Andy Roddick’s short temper makes him walk from Beijing presser – The Friday Five

By Maud Watson

Short Fuse

The fuse that ignites Andy Roddick’s temper seems to be getting shorter and shorter these last few months, and that was certainly the case earlier this week in Beijing when Roddick walked out of a press conference after being asked about retirement following his opening round loss to Kevin Anderson. Roddick’s anger and annoyance are understandable. He’d just lost in straight sets to the talented but unheralded South African after putting on a performance that he himself labeled as “unacceptable.” There’s also the frustration that stems from tennis pundits and journalists often being too quick to shove top stars out the door the second their form starts to dip. And had Roddick finished the press conference after wryly commenting that the reporter who asked the question should be the one to retire – a response that garnered some laughs – everything would have been fine. But it’s the fact that he walked out that should draw some criticism. It was obvious listening to the reporter that he didn’t have the greatest command of the English language, which may have contributed to how bluntly the question came across. Then there’s Roddick’s own past comments that may have warranted the line of questioning. He admitted he nearly left the game three years ago when he wasn’t happy with his form and suffered an early exit at Wimbledon, and there’s no doubt that his present-day results are subpar at the biggest events. It was also made public a remark he’d made to Donald Dell, saying that if he ever fell out of the top 15 (he’s currently ranked 15), he’d seriously consider retiring, as he didn’t want to hang around the tour for the sake of hanging around. No one should rush Roddick out the door, as he’s paid his dues. But he’s not the first player to be fielding these questions, and there was no excuse for going all Paris Hilton on the press.

Andy Roddick

Breakthrough

The saying goes that it’s better late than never, and that seems to be the case with Janko Tipsarevic. At age 27, he’s on the latter end of what many consider to be the prime years for a tennis player, but last weekend he secured his maiden ATP singles title. He’d previously lost four other finals, including two earlier this season. Spurred on by the success of his countryman Djokovic and his best Grand Slam singles result this year in New York, Tipsarevic may finally be hitting his stride. With him, it’s always been a question of how much he wants it, because the game is there. If he’s ready to totally commit, he’s going to be one to watch heading into 2012.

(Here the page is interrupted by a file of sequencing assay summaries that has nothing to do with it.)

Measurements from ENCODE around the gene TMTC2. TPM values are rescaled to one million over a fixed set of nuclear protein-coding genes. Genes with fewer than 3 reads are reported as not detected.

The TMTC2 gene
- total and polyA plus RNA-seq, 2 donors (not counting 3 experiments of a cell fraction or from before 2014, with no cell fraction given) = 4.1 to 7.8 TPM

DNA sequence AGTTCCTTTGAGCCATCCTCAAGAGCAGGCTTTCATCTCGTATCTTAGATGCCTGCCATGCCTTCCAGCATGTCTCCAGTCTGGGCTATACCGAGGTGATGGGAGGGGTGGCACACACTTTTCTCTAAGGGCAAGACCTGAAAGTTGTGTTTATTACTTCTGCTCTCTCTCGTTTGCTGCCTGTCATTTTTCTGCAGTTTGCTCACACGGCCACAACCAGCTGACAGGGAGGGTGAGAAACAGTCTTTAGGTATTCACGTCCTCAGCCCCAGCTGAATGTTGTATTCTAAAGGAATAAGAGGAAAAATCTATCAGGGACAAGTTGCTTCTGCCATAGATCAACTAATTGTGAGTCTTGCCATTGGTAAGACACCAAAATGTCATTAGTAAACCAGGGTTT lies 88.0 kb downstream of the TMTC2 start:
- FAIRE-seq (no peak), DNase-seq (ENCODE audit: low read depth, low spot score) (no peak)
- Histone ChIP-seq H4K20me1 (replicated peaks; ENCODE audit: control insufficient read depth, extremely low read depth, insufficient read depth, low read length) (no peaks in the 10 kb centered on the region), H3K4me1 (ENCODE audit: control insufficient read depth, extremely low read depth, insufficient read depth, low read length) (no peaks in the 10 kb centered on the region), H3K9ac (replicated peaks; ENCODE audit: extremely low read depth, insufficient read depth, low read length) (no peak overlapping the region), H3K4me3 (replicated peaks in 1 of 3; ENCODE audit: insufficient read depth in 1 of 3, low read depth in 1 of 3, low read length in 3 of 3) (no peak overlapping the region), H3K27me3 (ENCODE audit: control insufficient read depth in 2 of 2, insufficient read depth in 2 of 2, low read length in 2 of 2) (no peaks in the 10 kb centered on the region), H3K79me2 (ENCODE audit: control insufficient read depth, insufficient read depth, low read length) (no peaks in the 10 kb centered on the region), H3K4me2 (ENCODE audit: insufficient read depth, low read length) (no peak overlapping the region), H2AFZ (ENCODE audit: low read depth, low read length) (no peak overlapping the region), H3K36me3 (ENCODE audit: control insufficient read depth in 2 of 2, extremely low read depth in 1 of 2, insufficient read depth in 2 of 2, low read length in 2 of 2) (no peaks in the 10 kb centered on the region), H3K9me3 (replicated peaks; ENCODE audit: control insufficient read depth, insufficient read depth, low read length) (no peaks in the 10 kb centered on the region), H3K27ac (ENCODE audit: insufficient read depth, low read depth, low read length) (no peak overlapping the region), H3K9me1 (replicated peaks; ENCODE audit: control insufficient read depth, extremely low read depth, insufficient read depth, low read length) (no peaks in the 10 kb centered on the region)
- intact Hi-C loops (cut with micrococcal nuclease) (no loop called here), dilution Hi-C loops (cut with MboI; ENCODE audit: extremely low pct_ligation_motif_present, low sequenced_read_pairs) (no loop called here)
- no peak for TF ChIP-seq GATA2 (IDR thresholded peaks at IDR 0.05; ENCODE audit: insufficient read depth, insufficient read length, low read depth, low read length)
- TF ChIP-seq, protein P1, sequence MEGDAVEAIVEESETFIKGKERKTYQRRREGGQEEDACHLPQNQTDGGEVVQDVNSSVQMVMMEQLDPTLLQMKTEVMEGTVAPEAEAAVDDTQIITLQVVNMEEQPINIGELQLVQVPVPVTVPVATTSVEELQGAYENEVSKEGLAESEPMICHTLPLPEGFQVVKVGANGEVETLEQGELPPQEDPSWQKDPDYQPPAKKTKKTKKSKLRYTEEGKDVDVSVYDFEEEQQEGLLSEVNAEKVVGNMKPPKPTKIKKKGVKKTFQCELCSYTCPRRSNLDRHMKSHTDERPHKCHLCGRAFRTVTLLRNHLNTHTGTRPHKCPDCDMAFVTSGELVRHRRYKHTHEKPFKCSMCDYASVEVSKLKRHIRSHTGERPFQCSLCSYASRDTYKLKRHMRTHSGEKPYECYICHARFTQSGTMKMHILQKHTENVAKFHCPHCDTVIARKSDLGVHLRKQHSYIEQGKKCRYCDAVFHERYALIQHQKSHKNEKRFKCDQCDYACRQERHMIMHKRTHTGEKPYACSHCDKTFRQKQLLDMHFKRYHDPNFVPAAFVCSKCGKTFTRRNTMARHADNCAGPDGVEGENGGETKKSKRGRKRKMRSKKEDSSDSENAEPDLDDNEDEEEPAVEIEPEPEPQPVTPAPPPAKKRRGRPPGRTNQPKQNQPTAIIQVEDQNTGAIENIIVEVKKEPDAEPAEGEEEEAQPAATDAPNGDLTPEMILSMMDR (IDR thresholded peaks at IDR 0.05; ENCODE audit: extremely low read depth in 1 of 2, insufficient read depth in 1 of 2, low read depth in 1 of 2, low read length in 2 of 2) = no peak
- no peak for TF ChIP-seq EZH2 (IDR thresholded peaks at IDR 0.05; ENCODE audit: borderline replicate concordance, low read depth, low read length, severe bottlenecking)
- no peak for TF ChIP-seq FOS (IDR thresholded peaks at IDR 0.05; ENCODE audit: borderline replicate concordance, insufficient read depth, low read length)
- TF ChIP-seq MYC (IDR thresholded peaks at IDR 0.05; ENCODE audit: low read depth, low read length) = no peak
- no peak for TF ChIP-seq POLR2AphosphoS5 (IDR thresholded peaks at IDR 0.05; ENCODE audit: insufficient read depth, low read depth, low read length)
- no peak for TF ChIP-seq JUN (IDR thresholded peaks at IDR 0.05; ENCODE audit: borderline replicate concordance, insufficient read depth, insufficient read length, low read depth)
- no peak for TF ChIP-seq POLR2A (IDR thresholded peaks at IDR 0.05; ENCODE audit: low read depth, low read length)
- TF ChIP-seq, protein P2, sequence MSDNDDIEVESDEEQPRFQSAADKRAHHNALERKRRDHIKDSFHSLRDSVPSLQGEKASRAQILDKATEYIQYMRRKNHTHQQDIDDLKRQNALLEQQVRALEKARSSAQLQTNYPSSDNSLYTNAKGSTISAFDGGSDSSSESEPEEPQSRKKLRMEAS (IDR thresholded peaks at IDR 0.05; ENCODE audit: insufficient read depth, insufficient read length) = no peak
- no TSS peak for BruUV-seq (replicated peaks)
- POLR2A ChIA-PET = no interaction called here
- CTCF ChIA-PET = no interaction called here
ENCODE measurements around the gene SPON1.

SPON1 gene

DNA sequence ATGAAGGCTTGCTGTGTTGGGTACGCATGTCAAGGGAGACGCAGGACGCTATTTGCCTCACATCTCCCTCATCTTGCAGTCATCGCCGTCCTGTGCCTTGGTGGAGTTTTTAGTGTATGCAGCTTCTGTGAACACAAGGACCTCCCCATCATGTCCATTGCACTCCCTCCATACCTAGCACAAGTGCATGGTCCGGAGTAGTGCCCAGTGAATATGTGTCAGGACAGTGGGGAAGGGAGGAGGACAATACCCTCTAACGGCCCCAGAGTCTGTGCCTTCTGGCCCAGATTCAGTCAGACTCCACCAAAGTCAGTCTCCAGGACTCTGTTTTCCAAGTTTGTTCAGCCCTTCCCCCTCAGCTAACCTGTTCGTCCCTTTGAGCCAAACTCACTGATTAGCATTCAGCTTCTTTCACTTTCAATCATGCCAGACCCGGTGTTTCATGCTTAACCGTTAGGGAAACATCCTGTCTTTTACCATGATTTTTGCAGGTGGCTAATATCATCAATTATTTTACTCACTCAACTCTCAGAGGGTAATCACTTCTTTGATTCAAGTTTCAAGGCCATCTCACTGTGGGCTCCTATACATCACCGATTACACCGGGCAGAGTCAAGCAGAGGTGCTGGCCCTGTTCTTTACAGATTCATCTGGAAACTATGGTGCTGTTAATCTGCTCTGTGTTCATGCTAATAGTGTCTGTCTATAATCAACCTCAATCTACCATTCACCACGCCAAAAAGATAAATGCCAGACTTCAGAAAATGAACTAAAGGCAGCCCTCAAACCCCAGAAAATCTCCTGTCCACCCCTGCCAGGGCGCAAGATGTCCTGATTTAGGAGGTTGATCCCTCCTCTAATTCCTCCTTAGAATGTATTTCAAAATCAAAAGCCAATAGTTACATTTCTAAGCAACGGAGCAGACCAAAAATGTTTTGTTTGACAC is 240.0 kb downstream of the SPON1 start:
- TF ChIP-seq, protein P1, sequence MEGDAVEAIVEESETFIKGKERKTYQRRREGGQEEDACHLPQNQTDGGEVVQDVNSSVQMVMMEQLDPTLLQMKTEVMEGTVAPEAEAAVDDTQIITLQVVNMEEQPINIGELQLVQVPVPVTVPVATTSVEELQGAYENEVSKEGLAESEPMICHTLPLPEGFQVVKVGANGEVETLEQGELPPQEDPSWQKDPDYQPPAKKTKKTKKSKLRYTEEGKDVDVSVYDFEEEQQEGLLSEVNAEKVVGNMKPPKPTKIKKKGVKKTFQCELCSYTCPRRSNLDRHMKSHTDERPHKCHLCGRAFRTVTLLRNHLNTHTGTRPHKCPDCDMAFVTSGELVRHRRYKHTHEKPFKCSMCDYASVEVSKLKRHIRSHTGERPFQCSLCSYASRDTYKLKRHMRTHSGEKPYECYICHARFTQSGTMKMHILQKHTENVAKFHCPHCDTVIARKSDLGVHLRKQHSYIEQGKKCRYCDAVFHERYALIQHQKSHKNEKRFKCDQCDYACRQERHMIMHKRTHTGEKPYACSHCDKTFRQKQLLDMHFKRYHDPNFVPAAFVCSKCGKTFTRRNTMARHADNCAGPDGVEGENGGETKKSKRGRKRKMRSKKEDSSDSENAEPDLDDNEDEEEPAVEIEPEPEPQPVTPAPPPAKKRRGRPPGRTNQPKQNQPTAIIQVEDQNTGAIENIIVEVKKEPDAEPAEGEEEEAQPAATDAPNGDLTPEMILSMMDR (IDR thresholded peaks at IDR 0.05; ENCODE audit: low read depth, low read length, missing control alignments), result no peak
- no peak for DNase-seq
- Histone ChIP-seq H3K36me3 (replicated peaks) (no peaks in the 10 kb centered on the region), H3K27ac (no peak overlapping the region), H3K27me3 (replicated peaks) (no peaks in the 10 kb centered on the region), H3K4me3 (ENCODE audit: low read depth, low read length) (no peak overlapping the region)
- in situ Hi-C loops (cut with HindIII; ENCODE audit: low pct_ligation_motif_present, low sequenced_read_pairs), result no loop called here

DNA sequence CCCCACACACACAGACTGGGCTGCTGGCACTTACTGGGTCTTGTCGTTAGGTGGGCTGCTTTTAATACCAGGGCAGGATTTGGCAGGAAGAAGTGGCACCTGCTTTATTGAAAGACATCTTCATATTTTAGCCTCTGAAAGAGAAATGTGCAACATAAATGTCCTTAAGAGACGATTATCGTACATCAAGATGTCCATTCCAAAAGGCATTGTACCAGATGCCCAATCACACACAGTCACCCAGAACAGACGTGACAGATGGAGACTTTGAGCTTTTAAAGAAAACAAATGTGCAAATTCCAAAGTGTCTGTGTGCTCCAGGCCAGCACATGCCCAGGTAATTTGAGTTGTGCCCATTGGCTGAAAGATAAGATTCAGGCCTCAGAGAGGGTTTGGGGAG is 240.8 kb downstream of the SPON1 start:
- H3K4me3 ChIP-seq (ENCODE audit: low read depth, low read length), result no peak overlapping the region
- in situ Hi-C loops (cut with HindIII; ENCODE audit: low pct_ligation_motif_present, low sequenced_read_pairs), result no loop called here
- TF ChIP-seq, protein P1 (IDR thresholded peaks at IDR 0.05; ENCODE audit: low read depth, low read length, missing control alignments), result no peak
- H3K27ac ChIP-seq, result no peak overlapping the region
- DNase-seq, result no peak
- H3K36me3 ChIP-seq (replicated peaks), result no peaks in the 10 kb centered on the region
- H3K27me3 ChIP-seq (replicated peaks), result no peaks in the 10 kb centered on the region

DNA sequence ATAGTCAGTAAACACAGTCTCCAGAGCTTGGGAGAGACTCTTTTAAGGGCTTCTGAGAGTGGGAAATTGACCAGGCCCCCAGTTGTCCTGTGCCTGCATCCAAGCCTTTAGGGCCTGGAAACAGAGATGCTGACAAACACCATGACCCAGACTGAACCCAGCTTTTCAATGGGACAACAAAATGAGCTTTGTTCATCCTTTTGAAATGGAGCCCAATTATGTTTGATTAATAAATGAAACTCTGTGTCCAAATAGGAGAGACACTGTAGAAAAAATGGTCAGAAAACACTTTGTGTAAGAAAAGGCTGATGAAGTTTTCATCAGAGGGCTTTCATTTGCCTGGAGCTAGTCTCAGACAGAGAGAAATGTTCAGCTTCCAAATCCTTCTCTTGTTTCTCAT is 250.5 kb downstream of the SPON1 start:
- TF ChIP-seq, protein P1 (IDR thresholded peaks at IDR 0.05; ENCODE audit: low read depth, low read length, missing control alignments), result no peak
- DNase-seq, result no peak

Paying Dividends

After a plethora of low points, many fans were wondering if Ana Ivanovic had any hope of reclaiming the form that took her to the top of the women’s game. Since hiring Nigel Sears, she has seen her game improve in leaps and bounds and appears headed back towards the upper echelons. Just this week, she defeated Svetlana Kuznetsova and Vera Zvonareva, with the latter win marking her first victory over a top-five player since 2008. She’ll need to post these types of results on a more consistent basis to truly be considered back in the mix, but she’s well on her way. We’ve also witnessed the long-awaited emergence of Donald Young. Several months ago he’d hit rock bottom, but since mending fences with the USTA and accepting their guidance, his game has done a 180. Last week he earned a victory over Gael Monfils before being crushed by Murray in what marked Young’s first ATP final appearance. As with Ivanovic, we’ll need to see more of these runs to know whether he’s a legit top 50 player, but he’s certainly in a better place.

Show Me the Money

A few short decades ago, the Australian Open was the red-headed stepchild of the majors. Today, it’s pushing hard to be top dog. In 2012, the season’s first major will boast the largest amount of prize money in Grand Slam history, with the men’s and women’s singles winners taking home $2.2 million USD, and $25 million in total prize money. The Hawk-Eye technology will also be extended to a third show court. Props and thanks are in order for all the folks at the Australian Open and Australian Tennis for turning this into a first-class event that is a favorite among players and fans alike.

A Real Pity

Hopes may have been high when rumors began circulating that Martina Hingis would be stepping out of retirement to play mixed doubles with Roger Federer at the Australian Open in preparation for a mixed doubles gold medal bid at the 2012 Olympics later in the summer. While Hingis will be playing the new Legends event, she has nixed the notion that she’ll be playing with her fellow Swiss compatriot. And while not impossible, it’s looking more doubtful the pair will team up for the London Olympics. Hingis would have to secure a high enough WTA doubles ranking, submit to the drug testing program, and play Fed Cup to be eligible. It’s a real shame, because you’d be hard pressed to find a pair gifted with as much court craft and guile, which would have been entertaining to witness, win or lose.